Selected Samples from the Siege of Petersburg Online: June 13, 1864
Description: Here’s another article from the Papers of the Military Historical Society of Massachusetts penned by Meade ADC Theodore Lyman. Unlike his earlier article covering the operations of June 5-15, 1864, this one focuses in more closely on the crucial days covering the crossing of the James River and the early attempts by Baldy Smith and Winfield Scott Hancock to capture Petersburg. The march to the James started late on June 12 and into June 13, 1864. Engineers were busy preparing the approaches to the “to be constructed” pontoon bridge across the James River. The multitude of small things that go into a successful march were being put into motion 150 years ago today. Grant’s army would soon be knocking at the gates of Petersburg.
Description: Lyman is such a good source that you should definitely go back to the well one more time today. In a letter to his wife, Meade’s aide gives a first person account of the Army of the Potomac’s march from the Cold Harbor battlefield to the James River. His description of Union division commander Francis C. Barlow’s provost guard is representative, both of this letter and his entire body of work through this campaign:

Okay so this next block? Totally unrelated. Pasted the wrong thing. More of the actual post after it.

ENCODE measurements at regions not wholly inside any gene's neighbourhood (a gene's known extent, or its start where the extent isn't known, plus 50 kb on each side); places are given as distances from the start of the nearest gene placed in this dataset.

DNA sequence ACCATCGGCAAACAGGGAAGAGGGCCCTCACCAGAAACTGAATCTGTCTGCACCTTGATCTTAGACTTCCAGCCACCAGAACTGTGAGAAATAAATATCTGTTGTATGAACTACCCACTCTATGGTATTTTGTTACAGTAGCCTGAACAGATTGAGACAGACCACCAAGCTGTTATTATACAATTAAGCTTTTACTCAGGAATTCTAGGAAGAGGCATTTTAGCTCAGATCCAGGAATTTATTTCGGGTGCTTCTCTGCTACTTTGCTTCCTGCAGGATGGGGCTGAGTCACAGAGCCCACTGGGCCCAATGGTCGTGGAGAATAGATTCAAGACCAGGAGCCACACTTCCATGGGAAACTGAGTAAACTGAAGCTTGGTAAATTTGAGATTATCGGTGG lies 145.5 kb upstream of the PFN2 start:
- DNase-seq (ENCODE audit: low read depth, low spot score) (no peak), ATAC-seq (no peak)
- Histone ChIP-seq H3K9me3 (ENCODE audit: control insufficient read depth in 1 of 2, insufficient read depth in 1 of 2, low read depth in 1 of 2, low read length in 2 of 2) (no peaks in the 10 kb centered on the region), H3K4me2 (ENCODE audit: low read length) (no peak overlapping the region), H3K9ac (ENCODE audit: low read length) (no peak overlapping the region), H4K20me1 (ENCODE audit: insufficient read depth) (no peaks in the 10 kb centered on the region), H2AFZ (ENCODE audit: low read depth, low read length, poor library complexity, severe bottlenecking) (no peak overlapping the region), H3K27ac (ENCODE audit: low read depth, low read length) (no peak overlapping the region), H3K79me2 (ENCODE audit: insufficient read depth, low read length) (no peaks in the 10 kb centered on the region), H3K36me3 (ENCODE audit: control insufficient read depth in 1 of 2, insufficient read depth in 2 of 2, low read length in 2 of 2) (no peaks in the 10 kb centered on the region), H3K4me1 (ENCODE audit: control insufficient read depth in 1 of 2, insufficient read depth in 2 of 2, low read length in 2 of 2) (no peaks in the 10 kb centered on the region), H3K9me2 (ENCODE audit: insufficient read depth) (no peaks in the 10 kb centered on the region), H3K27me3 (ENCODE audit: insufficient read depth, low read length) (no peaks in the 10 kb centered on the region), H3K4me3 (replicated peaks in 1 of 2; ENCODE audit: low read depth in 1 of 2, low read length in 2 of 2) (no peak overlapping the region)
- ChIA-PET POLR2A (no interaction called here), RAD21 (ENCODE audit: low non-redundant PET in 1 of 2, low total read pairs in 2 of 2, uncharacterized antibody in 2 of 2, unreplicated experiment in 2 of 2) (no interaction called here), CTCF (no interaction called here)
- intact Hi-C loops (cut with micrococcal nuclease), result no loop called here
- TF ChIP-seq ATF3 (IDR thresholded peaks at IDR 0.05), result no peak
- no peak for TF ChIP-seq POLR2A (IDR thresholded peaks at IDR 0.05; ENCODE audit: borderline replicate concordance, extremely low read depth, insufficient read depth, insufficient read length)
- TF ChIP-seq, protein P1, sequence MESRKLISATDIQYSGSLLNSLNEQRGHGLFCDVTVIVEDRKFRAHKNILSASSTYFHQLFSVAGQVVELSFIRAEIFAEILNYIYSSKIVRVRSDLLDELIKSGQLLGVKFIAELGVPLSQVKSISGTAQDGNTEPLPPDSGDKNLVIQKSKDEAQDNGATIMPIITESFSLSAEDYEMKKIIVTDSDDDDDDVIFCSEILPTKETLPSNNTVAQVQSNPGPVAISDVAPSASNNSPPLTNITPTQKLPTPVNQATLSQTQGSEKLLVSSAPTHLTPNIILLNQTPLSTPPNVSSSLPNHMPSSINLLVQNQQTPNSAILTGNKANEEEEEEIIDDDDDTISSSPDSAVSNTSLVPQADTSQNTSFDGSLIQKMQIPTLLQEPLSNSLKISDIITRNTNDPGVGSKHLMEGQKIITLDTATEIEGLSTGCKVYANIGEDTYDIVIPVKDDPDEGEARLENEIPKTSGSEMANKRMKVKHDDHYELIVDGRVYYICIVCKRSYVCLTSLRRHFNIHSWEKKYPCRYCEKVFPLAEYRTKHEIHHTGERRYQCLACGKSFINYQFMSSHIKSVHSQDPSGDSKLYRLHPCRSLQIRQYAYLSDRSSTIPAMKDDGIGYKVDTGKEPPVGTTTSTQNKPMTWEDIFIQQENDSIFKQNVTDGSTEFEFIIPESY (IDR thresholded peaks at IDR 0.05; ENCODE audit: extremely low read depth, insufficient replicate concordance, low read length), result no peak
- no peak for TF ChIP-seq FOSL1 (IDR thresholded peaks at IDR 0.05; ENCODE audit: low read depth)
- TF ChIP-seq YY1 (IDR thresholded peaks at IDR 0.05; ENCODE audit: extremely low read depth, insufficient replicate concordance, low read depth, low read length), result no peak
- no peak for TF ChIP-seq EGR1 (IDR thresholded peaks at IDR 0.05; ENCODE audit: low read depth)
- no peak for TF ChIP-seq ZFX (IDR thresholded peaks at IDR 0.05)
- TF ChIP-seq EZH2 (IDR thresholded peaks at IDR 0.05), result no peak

“We kept on, on the flank of the column, admiring its excellent marching, a result partly due to the good spirits of the men, partly to the terror in which stragglers stand of Barlow. His provost guard is a study. They follow the column, with their bayonets fixed, and drive up the loiterers, with small ceremony. Of course their tempers do not improve with heat and hard marching. There was one thin, hard-featured fellow who was a perfect scourge. “Blank you! — you—” (here insert any profane and extremely abusive expression, varied to suit the peculiar case) “get up, will you? By blank, I’ll kill you if you don’t go on, double-quick!” And he looked so much like carrying out his threat that the hitherto utterly prostrate party would skip like the young lamb.”
Description: A view from the Confederate side indicates that Grant’s army is now near Malvern Hill after “changing its base,” another reference to McClellan’s “change of base” during the Seven Days, nearly two years earlier. Skirmishes have revealed little, but Grant may be “crossing on pontoons at Harrison’s Landing” and [h]eavy clouds of dust could be seen on the south side from Malvern Hill this evening.” What is Grant up to?
Description: The Philadelphia Inquirer covers the Union movement from Cold Harbor half way to the James, specifically the crossing of the Chickahominy River for points south.